- In many ways, Turner’s affair is the tip of the iceberg. She talks about Grace as being in trauma, and after 30 years of Bob Malm, she’s spot on. But she’s neither courageous, nor a truthteller, and we have little patience for milquetoast Christians whose primary purpose in going to church is to make sure the altar is arranged correctly. In other words, in the best of circumstances, Turner was a bad choice as rector. And now we know she was a horrible choice.
On top of that, dimwits at Grace paid Turner severance. On what planet does an adulterer who resigns after cheating on her husband and lying to her congregation get paid a severance? Anglican Watch strongly recommends against giving money to any church that uses the money to subsidize adultery.
In other words, the parish has been inappropriately generous with Turner, so there’s no reason to sweat reconciliation. And Turner is the wrongdoer, so it’s her issue to work.
There’s also an offensive side to all of this, and it’s not just about empty clericalism and wasting money given for the Glory of God, versus subsidizing adultery.
What we find obnoxious about the proposal involving Turner is the church is worried about making nice with someone who’s not particularly deserving, even though it’s never considered addressing the hurt it has caused to people like Mike Smith, John Cunningham, or the almost 200 pledging units that have left in recent years. (Disclosure: Mike Smith is the husband of Anglican Watch editor Eric Bonetti.)
As we’ve said before, we also should not disregard those abused by Grace for whom no reconciliation is possible. Sigrid Yahner (Bonetti’s mother) was bullied by Bob Malm and Jeff “Sugarland” Chiow, even during her time in hospice. (How on earth they thought they could depose a dying woman, incontinent, and relying on oxygen and morphine to survive, is beyond us. What was she supposed to do? Have her bed rolled into the courthouse?)
Thus, not only is no apology possible, but the situation illustrates how broken the spiritual life of the church is. Any church that thinks going after someone in hospice is okay is, in many ways, an ideal place for the likes of Turner. After all, what’s a little lying and adultery when it’s okay to bully the dying?
A better approach
A far better approach than worrying about Turner–who’s not exactly suffering as she hangs out in her $1 million+ North Arlington home–is for Grace to cast a critical eye on itself. Questions might include:
- What does being welcoming and inclusive really mean?
- If I were an outsider and watching behavior within Grace, would I want to be included in the life of the church?
- Does behavior at Grace align with the church’s purported values?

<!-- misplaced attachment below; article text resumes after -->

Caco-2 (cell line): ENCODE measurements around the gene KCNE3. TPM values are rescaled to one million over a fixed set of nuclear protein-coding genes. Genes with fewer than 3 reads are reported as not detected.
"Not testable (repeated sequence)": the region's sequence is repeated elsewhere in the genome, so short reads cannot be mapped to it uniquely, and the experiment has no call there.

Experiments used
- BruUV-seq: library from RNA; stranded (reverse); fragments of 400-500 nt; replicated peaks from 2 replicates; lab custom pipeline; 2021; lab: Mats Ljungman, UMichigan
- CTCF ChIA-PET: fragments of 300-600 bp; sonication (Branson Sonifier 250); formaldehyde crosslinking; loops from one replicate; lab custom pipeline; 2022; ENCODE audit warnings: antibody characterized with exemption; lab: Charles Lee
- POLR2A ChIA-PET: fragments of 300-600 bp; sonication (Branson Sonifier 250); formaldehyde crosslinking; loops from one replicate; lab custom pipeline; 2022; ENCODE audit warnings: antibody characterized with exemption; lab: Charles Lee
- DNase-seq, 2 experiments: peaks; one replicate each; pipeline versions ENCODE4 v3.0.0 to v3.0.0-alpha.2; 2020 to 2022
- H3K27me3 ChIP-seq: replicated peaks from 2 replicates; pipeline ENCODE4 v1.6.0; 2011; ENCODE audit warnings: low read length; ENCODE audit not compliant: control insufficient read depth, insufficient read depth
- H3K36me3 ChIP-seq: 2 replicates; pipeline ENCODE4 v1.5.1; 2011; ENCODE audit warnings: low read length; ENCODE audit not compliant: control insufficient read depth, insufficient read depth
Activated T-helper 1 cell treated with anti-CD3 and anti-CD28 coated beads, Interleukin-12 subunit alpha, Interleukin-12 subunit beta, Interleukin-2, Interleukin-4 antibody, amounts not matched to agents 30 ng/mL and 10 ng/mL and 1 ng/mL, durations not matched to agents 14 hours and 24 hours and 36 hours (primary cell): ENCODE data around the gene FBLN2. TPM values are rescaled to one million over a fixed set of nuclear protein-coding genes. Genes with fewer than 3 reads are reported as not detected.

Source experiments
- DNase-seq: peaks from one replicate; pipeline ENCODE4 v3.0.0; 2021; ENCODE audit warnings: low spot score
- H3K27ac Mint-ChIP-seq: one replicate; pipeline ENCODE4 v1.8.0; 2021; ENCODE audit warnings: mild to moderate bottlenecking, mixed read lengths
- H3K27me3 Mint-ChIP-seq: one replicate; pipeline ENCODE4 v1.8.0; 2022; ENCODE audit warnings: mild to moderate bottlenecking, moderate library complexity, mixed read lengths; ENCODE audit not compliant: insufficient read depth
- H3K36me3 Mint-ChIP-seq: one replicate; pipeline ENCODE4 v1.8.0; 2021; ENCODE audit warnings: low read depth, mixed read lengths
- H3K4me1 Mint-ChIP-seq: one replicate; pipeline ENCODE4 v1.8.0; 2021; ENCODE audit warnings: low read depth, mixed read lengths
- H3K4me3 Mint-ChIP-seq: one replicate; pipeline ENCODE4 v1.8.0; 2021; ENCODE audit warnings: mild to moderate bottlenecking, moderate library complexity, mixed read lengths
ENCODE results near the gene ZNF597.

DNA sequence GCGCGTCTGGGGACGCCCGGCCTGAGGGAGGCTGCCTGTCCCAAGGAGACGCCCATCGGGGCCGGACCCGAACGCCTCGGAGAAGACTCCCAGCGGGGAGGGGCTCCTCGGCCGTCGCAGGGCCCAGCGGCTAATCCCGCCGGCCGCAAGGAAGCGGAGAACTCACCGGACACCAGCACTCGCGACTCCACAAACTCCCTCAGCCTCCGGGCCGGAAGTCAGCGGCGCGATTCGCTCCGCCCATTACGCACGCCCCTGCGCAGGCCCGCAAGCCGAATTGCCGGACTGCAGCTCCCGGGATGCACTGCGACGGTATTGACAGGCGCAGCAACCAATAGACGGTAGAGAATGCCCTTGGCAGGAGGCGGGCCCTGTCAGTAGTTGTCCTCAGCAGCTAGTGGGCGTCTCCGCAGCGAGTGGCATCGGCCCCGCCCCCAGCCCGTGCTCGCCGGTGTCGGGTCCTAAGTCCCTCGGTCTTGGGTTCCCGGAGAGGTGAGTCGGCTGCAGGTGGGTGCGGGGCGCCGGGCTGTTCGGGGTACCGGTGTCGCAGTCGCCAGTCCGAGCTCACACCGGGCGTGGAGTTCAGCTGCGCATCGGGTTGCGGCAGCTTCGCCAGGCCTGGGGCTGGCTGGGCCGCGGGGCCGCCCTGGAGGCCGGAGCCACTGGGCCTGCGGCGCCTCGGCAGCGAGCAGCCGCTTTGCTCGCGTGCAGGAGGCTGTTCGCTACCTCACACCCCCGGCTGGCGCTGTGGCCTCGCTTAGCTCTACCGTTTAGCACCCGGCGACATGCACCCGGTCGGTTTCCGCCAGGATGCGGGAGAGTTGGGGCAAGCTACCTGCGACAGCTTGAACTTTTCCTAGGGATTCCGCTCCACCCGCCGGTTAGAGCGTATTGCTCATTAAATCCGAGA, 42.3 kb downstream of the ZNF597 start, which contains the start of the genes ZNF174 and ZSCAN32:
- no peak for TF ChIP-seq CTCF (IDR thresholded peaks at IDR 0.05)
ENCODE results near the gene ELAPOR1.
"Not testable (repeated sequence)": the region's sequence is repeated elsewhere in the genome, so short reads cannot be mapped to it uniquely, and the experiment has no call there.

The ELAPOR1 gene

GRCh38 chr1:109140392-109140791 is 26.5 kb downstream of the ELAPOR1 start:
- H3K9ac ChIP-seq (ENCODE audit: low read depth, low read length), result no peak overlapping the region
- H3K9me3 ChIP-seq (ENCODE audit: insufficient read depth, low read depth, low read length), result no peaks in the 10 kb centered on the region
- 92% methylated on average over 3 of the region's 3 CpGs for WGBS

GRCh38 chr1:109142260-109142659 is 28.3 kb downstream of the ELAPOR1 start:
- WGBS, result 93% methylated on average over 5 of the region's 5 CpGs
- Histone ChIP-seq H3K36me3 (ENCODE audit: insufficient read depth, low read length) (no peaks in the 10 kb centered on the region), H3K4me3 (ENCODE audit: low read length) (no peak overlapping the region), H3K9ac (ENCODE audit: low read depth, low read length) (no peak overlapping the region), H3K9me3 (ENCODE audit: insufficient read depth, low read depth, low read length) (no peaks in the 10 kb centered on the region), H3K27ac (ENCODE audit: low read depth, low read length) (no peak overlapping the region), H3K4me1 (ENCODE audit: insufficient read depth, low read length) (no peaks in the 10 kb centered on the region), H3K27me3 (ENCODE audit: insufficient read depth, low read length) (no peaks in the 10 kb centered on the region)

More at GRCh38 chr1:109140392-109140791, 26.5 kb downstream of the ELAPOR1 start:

- If Jesus were to wander through coffee hour, Shrine Mont, or observe the bullying that goes on within the parish, what would his reaction be?
- Are the words of our mouths and the meditations of our hearts worthy reflections of our faith in God?
- How many people can we identify by name who have left Grace Church, or the Christian faith, because of our conduct or that of others in the parish? What have we done to reconcile with them? Why don’t we seek reconciliation with those we have hurt?
- Is our theology of forgiveness Christian? Does it include repentance, apology, truthtelling, and reparation? Or do we adhere to cheap Grace, like Bob Malm’s infamous phrase, “Well, I said I’m sorry?”
- When we see bullying in the parish, how do we respond? Is our response Christ-like? Or do we ignore it? Or maybe even join in?
- Are the people we’re electing to vestry actual leaders, or are they warm bodies that fill seats?
- Do we continue to care for people after they leave Grace, or do we treat them as valuable only when we can get something from them?
- Have we ever called people who’ve left the church, asked them about their experiences, tried to learn from this information, and invited them to come back? If not, why not?
- Do we have the courage to tell the truth about ourselves?
In short, having just rewarded adulterous liar and possible thief Turner with a severance package, reconciliation with her should be the least of Grace Church’s worries. That’s particularly true when she actively tried to suppress media coverage of her misconduct, which makes clear she is not repentant. She should be the one to show what genuine repentance looks like, not vice versa. And if she doesn’t, no biggie. She’s another priest in name only.
Of course, if the church really does grow a spine and seek reconciliation with the hundreds who have left — and counting the pledge units will make clear that number’s not an exaggeration — many will no doubt brush off the church’s efforts.
That’s the thing about Grace’s stock in trade: spiritual abuse. It’s a little like jumping headfirst into an empty swimming pool: No matter how things turn out, the damage often is irreparable,
It also needs to be noted that victims of abuse are under no obligation to reconcile with the church. Yes, the church and its members are obligated to try, but victims can and do say no. In many cases, victims are better off going no-contact.
Even so, there is an obligation to come clean, to tell the truth about the past, and to avoid revisionist history. Until Grace Church is willing to own its sins, repent of those sins, and make restitution, the babble about reconciling with Turner is just empty noise, feel-good theology, and virtue signaling.
As for both Turner and Grace Church, they have shown us who they really are. Here at Anglican Watch, we’re believing them the first time unless they prove otherwise. And given the track record of both, it’s going to be an uphill battle to convince us that what we have seen isn’t the real deal.